References Cited UNITED STATES PATENTS 441,048 11/1890 Bacon et al 239-487 1,818,471 8/1931 Geauque 239-487 X 2,324,147 7/1943 Gendron 239-487 2,396,968 3/1946 Phillips 239-128 X 3,010,660 11/1961 Barrett 239-434 3,298,612 1/1967 Torrens 239-2 M. HENSON WOOD, JR., Primary Examiner.

H. NATTER, Assistant Examiner.

Patent Citations
Cited PatentFiling datePublication dateApplicantTitle
US441048 *Sep 20, 1889Nov 18, 1890 Nozzle-sprayer
US1818471 *Jan 15, 1930Aug 11, 1931Harry A GeauqueBurner
US2324147 *Jan 15, 1941Jul 13, 1943Gendron Napolcon JBurner nozzle
US2396968 *Apr 16, 1943Mar 19, 1946Udylite CorpTorch for welding thermoplastic material
US3010660 *Oct 10, 1958Nov 28, 1961Barrett FrancisDevice for making snow
US3298612 *Aug 18, 1964Jan 17, 1967Robert L TorrensSnow-making unit
Referenced by
Citing PatentFiling datePublication dateApplicantTitle
US3716190 *Oct 27, 1970Feb 13, 1973Minnesota Mining & MfgAtomizing method
US3761020 *Feb 17, 1972Sep 25, 1973J TropeanoMethod and apparatus for snow making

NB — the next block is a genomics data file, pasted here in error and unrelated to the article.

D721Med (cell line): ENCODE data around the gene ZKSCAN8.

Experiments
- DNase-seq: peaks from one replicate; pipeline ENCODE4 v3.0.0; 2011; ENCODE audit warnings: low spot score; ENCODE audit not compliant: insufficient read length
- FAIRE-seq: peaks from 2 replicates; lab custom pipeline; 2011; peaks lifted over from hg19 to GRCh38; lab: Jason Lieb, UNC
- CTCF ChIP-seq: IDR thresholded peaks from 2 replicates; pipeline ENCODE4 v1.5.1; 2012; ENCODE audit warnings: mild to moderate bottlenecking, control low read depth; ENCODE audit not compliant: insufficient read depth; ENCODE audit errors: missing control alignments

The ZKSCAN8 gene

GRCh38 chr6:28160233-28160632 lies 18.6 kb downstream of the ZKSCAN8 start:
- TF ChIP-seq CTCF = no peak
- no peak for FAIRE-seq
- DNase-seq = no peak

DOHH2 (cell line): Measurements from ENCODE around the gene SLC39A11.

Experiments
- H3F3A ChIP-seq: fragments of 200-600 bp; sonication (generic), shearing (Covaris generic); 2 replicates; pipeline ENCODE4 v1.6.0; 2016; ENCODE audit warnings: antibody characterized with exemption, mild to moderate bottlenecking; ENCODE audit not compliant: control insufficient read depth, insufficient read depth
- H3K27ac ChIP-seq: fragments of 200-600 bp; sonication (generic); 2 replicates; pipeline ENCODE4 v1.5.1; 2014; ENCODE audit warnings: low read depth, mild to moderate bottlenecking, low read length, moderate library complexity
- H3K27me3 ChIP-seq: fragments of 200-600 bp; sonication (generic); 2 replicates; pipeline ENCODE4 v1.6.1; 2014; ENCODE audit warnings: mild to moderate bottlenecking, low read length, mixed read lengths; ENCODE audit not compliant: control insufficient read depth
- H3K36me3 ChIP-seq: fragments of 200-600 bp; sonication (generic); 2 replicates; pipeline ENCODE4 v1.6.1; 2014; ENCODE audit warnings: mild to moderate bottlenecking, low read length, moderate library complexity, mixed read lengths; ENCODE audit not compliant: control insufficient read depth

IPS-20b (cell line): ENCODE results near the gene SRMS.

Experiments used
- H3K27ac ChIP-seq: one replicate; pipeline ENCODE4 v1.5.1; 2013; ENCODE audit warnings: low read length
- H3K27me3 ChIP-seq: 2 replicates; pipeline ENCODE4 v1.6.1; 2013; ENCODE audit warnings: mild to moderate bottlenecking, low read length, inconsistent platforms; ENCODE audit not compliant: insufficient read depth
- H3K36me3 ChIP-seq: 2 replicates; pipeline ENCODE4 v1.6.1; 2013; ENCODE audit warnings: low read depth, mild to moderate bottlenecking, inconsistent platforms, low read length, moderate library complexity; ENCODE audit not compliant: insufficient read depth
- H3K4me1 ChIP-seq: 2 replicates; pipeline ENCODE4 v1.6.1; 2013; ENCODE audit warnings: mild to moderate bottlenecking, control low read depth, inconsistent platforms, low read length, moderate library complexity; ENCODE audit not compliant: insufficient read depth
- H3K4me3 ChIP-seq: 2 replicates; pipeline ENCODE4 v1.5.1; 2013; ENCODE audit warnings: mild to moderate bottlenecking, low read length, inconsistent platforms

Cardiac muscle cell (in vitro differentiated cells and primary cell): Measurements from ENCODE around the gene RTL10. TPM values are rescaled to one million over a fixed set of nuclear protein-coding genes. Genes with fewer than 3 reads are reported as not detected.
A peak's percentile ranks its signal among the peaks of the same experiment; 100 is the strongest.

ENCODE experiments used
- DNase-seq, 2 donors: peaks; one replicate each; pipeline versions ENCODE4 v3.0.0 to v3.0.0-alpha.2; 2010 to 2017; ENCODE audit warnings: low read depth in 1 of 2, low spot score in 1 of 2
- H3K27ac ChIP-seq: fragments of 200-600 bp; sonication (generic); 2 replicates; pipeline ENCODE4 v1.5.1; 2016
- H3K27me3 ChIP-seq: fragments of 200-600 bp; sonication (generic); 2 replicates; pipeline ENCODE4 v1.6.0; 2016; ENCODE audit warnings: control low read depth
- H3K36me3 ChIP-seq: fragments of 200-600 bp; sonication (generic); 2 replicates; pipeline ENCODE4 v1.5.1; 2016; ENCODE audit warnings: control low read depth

US3774842 *Aug 14, 1972Nov 27, 1973HedcoMethod of preserving ice nuclei for snow formation
US3822825 *Aug 8, 1973Jul 9, 1974H DupreSnow making apparatus and system
US3829013 *Nov 3, 1971Aug 13, 1974H RatnikSnow making apparatus
US3831844 *Apr 30, 1973Aug 27, 1974J TropeanoApparatus for snow making
US3838815 *Jan 22, 1973Oct 1, 1974B RiceSnow maker
US3923246 *Jul 11, 1974Dec 2, 1975Oscar F CloutierMethod and apparatus for use in making snow
US3952949 *Jun 26, 1974Apr 27, 1976Dupre Herman KMethod of making snow
US4214700 *Oct 27, 1978Jul 29, 1980Snow Machines, Inc.Method and apparatus for making snow for ski slopes and the like
US5379937 *Jan 18, 1994Jan 10, 1995Rothe Welding And Fabrication, Inc.Nucleator assembly for snowmaking apparatus
US5667137 *Aug 31, 1995Sep 16, 1997Dupre; Herman K.Ice and snow-free snow making tower structure
US5823427 *Nov 12, 1996Oct 20, 1998Snow Economics, Inc.Method and apparatus for making snow
US6402047Oct 23, 2000Jun 11, 2002Kevin S. ThomasSnow making apparatus and method
US7290722Dec 15, 2004Nov 6, 2007Snow Machines, Inc.Method and apparatus for making snow
Classifications
U.S. Classification239/14.2, 239/487, 239/434
International ClassificationF25C3/04, A62C99/00
Cooperative ClassificationF25C3/04, F25C2303/0481, A62C99/0027
European ClassificationF25C3/04, A62C99/00B2B